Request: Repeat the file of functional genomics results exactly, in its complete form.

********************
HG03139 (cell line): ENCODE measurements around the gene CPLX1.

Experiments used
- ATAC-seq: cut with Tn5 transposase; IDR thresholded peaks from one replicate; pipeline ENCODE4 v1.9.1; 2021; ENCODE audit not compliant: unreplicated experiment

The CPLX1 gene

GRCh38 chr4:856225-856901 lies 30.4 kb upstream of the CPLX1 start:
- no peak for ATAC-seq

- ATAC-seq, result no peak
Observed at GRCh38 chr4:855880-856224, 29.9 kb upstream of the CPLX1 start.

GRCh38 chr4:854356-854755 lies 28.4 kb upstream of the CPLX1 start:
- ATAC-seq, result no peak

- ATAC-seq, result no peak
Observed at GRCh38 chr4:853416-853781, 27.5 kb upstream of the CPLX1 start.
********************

HG03139 (cell line): ENCODE measurements around the gene CPLX1.

Experiments used
- ATAC-seq: cut with Tn5 transposase; IDR thresholded peaks from one replicate; pipeline ENCODE4 v1.9.1; 2021; ENCODE audit not compliant: unreplicated experiment

The CPLX1 gene

GRCh38 chr4:856225-856901 lies 30.4 kb upstream of the CPLX1 start:
- no peak for ATAC-seq

- ATAC-seq, result no peak
Observed at GRCh38 chr4:855880-856224, 29.9 kb upstream of the CPLX1 start.

GRCh38 chr4:854356-854755 lies 28.4 kb upstream of the CPLX1 start:
- ATAC-seq, result no peak

- ATAC-seq, result no peak
Observed at GRCh38 chr4:853416-853781, 27.5 kb upstream of the CPLX1 start.